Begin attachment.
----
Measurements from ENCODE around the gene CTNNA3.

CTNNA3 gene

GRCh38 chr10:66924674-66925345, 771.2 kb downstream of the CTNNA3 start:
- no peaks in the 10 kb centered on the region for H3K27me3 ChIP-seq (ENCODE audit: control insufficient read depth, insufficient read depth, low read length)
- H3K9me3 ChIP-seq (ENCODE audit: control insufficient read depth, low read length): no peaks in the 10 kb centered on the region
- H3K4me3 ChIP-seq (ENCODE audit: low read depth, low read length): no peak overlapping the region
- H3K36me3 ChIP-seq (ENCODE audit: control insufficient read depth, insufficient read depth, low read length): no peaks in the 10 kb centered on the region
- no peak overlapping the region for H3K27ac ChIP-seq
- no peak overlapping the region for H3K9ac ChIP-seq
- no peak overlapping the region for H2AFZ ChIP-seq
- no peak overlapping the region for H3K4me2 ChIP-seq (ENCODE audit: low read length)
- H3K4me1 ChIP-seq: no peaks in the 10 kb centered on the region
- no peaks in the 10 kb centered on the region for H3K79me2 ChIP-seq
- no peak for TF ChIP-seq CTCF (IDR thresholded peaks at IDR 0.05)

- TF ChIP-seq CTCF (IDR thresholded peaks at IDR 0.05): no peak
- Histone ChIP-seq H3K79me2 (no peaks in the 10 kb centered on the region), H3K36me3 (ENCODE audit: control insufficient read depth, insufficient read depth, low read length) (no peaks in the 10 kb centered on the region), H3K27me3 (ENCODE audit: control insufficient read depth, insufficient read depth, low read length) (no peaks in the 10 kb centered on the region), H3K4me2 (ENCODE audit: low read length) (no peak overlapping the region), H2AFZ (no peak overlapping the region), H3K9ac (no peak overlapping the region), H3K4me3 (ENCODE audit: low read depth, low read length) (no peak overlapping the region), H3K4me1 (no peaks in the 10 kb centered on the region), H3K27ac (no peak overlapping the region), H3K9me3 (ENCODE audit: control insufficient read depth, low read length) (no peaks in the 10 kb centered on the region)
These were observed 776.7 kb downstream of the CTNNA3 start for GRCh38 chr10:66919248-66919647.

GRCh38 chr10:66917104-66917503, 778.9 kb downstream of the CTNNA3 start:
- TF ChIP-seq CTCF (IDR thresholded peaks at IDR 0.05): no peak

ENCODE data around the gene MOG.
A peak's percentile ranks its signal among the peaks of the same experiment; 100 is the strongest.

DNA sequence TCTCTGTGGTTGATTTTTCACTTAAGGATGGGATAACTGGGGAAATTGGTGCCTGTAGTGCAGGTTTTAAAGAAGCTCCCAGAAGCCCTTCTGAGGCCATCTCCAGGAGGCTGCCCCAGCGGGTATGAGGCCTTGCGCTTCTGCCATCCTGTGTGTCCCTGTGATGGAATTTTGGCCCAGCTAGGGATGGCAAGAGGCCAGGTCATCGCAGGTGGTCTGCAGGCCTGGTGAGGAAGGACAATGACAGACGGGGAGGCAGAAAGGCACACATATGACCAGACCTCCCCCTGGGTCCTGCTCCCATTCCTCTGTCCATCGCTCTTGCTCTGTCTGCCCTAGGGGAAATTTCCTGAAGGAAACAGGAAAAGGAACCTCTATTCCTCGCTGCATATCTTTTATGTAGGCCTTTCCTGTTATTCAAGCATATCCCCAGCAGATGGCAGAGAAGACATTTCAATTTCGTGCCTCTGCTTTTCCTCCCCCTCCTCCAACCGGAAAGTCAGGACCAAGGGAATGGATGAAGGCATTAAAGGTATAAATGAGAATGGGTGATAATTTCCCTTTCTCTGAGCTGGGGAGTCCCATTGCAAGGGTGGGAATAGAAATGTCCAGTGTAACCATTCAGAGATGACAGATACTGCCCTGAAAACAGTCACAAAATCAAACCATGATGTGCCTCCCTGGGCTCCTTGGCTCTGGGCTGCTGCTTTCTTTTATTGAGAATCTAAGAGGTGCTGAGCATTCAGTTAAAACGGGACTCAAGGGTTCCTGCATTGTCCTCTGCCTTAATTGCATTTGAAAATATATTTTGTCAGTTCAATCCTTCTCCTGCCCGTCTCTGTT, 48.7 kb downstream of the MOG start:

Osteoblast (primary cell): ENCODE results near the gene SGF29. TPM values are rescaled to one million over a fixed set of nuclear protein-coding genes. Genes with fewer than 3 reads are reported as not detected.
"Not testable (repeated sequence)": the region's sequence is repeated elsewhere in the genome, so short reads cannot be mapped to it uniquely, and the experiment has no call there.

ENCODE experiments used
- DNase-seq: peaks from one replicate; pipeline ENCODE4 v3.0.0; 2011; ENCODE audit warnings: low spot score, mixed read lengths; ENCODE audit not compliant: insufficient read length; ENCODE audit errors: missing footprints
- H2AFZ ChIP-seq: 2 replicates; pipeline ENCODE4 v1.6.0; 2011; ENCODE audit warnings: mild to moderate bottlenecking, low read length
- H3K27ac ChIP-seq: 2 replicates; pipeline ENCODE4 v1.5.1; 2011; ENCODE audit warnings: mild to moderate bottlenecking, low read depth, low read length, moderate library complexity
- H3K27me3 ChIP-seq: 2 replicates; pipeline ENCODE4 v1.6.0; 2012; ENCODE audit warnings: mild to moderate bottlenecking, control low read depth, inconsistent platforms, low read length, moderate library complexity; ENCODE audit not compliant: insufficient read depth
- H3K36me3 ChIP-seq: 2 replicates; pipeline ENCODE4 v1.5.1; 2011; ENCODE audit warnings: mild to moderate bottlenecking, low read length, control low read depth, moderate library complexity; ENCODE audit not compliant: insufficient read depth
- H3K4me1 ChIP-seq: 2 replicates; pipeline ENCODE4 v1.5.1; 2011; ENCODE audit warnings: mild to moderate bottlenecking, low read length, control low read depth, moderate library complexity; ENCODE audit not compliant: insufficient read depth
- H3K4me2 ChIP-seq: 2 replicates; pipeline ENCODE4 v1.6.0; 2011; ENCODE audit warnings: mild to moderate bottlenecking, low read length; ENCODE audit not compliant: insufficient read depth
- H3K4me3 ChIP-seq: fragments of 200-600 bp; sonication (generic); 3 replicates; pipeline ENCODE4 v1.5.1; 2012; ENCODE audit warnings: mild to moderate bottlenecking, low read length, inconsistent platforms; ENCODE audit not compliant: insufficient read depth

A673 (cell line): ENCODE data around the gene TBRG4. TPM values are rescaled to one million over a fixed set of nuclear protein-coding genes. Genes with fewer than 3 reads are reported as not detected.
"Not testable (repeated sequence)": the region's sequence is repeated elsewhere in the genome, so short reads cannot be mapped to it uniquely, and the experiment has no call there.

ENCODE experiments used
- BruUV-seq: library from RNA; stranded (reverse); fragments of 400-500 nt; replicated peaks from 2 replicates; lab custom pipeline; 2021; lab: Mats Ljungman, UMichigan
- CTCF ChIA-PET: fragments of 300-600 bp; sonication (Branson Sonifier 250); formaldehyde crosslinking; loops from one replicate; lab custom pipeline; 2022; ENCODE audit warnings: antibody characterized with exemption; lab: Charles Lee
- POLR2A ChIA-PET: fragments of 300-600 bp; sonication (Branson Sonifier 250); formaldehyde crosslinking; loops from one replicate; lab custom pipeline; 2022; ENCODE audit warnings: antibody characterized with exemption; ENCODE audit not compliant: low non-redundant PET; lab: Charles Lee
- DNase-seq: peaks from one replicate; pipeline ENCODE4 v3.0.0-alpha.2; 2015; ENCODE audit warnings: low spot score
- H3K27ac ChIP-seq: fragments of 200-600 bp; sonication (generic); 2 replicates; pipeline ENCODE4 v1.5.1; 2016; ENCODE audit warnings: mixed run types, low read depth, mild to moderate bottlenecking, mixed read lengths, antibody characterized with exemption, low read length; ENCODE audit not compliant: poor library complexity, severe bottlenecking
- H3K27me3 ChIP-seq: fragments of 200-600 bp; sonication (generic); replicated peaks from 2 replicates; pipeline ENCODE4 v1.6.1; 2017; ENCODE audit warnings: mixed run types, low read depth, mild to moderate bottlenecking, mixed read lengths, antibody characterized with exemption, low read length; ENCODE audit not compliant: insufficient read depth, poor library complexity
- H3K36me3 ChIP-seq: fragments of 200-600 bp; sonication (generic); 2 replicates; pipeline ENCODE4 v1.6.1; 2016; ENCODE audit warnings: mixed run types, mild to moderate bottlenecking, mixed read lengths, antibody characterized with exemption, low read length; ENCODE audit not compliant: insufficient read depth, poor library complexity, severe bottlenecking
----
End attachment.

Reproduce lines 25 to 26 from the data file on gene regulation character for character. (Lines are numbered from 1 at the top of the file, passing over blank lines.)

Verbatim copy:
ENCODE experiments used
- DNase-seq: peaks from one replicate; pipeline ENCODE4 v3.0.0; 2011; ENCODE audit warnings: low spot score, mixed read lengths; ENCODE audit not compliant: insufficient read length; ENCODE audit errors: missing footprints